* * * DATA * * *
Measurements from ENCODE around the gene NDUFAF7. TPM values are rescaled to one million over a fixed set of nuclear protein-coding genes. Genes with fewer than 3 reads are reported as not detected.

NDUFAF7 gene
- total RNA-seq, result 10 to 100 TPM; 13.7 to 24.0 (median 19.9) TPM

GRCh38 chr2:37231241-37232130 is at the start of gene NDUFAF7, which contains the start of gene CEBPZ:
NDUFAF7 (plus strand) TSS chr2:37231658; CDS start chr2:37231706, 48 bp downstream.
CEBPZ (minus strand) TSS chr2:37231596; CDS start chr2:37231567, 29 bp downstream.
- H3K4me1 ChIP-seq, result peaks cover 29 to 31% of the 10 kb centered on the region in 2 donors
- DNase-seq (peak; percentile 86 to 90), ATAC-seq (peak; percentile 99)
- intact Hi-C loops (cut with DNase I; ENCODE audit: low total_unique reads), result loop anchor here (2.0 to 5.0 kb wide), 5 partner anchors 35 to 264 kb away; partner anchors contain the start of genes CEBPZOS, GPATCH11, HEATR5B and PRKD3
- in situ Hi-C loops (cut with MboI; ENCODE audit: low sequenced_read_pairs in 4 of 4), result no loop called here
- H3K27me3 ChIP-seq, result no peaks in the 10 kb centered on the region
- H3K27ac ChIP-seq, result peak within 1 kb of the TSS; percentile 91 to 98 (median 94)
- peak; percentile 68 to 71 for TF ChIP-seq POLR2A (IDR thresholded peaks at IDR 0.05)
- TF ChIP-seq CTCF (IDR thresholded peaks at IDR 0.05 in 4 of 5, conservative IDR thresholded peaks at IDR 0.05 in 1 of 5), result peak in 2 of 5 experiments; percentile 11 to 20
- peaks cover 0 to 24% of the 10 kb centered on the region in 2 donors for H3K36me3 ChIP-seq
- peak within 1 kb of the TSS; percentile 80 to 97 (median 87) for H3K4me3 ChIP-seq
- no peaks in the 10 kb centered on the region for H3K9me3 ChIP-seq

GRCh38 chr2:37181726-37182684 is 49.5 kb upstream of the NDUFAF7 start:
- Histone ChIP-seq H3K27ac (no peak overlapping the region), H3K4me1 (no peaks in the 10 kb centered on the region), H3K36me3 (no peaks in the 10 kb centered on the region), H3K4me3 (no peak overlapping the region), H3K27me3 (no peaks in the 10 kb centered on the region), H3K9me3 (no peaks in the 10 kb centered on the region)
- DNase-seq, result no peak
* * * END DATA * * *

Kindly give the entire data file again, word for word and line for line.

Measurements from ENCODE around the gene NDUFAF7. TPM values are rescaled to one million over a fixed set of nuclear protein-coding genes. Genes with fewer than 3 reads are reported as not detected.

NDUFAF7 gene
- total RNA-seq, result 10 to 100 TPM; 13.7 to 24.0 (median 19.9) TPM

GRCh38 chr2:37231241-37232130 is at the start of gene NDUFAF7, which contains the start of gene CEBPZ:
NDUFAF7 (plus strand) TSS chr2:37231658; CDS start chr2:37231706, 48 bp downstream.
CEBPZ (minus strand) TSS chr2:37231596; CDS start chr2:37231567, 29 bp downstream.
- H3K4me1 ChIP-seq, result peaks cover 29 to 31% of the 10 kb centered on the region in 2 donors
- DNase-seq (peak; percentile 86 to 90), ATAC-seq (peak; percentile 99)
- intact Hi-C loops (cut with DNase I; ENCODE audit: low total_unique reads), result loop anchor here (2.0 to 5.0 kb wide), 5 partner anchors 35 to 264 kb away; partner anchors contain the start of genes CEBPZOS, GPATCH11, HEATR5B and PRKD3
- in situ Hi-C loops (cut with MboI; ENCODE audit: low sequenced_read_pairs in 4 of 4), result no loop called here
- H3K27me3 ChIP-seq, result no peaks in the 10 kb centered on the region
- H3K27ac ChIP-seq, result peak within 1 kb of the TSS; percentile 91 to 98 (median 94)
- peak; percentile 68 to 71 for TF ChIP-seq POLR2A (IDR thresholded peaks at IDR 0.05)
- TF ChIP-seq CTCF (IDR thresholded peaks at IDR 0.05 in 4 of 5, conservative IDR thresholded peaks at IDR 0.05 in 1 of 5), result peak in 2 of 5 experiments; percentile 11 to 20
- peaks cover 0 to 24% of the 10 kb centered on the region in 2 donors for H3K36me3 ChIP-seq
- peak within 1 kb of the TSS; percentile 80 to 97 (median 87) for H3K4me3 ChIP-seq
- no peaks in the 10 kb centered on the region for H3K9me3 ChIP-seq

GRCh38 chr2:37181726-37182684 is 49.5 kb upstream of the NDUFAF7 start:
- Histone ChIP-seq H3K27ac (no peak overlapping the region), H3K4me1 (no peaks in the 10 kb centered on the region), H3K36me3 (no peaks in the 10 kb centered on the region), H3K4me3 (no peak overlapping the region), H3K27me3 (no peaks in the 10 kb centered on the region), H3K9me3 (no peaks in the 10 kb centered on the region)
- DNase-seq, result no peak